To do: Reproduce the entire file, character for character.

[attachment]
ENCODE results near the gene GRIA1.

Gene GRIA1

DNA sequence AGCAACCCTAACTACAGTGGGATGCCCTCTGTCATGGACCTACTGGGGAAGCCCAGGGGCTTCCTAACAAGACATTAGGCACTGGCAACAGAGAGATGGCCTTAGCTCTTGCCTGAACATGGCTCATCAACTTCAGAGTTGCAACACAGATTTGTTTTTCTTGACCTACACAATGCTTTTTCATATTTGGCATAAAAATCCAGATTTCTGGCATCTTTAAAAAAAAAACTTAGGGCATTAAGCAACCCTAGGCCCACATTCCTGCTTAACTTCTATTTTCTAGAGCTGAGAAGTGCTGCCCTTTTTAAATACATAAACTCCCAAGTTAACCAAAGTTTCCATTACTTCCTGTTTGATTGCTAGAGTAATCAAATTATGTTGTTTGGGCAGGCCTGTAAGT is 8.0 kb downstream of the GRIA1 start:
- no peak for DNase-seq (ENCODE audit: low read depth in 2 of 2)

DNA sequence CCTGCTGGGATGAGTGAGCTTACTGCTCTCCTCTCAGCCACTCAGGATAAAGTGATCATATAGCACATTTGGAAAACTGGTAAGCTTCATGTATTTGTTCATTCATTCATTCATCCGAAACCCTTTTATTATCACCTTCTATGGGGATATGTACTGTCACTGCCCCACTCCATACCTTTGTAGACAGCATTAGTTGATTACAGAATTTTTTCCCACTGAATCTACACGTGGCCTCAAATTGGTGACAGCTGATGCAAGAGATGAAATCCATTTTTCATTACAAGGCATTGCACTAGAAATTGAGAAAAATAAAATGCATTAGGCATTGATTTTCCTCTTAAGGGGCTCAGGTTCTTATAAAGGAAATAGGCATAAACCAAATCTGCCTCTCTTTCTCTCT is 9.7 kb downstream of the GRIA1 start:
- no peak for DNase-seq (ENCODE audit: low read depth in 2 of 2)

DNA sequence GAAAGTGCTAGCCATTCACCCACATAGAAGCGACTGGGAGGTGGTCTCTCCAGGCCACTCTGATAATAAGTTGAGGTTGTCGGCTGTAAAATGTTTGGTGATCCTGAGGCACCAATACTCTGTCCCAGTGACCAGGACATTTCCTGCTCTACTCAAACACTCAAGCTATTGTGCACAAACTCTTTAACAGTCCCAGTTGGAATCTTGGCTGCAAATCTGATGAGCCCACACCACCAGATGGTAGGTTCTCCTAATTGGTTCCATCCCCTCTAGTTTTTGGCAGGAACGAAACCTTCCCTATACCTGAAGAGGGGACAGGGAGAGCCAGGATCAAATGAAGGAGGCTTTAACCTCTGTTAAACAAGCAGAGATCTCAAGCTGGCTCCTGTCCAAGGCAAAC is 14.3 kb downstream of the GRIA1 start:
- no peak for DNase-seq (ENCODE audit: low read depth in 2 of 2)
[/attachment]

ENCODE results near the gene GRIA1.

Gene GRIA1

DNA sequence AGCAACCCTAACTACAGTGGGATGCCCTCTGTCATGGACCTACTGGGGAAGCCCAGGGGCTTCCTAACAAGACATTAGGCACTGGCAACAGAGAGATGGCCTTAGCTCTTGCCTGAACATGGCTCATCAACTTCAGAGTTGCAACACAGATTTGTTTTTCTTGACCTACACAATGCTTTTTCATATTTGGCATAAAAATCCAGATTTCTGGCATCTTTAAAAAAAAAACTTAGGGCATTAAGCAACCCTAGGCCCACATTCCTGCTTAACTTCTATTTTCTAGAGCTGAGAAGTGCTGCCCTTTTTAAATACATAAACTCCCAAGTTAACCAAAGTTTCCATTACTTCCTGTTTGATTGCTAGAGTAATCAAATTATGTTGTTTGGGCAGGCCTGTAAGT is 8.0 kb downstream of the GRIA1 start:
- no peak for DNase-seq (ENCODE audit: low read depth in 2 of 2)

DNA sequence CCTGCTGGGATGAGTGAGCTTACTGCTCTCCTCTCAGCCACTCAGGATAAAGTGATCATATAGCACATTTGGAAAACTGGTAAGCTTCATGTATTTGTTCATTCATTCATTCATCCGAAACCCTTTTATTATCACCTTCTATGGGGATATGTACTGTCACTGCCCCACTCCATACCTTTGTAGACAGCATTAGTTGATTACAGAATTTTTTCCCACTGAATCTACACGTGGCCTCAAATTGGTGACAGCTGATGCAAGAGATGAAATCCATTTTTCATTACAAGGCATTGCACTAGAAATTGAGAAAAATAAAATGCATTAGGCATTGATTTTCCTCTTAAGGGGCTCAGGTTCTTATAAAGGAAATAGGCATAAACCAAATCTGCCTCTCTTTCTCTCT is 9.7 kb downstream of the GRIA1 start:
- no peak for DNase-seq (ENCODE audit: low read depth in 2 of 2)

DNA sequence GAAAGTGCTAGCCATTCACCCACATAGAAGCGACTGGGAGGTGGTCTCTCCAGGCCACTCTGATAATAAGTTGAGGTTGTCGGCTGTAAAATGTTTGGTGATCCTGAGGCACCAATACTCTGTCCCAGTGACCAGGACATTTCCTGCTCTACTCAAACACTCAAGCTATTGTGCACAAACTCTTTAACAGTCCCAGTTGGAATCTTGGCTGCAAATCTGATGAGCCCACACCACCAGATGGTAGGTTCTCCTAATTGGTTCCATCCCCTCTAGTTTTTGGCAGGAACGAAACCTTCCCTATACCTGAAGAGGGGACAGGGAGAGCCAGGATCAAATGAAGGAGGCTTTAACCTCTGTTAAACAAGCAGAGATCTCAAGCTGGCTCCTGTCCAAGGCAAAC is 14.3 kb downstream of the GRIA1 start:
- no peak for DNase-seq (ENCODE audit: low read depth in 2 of 2)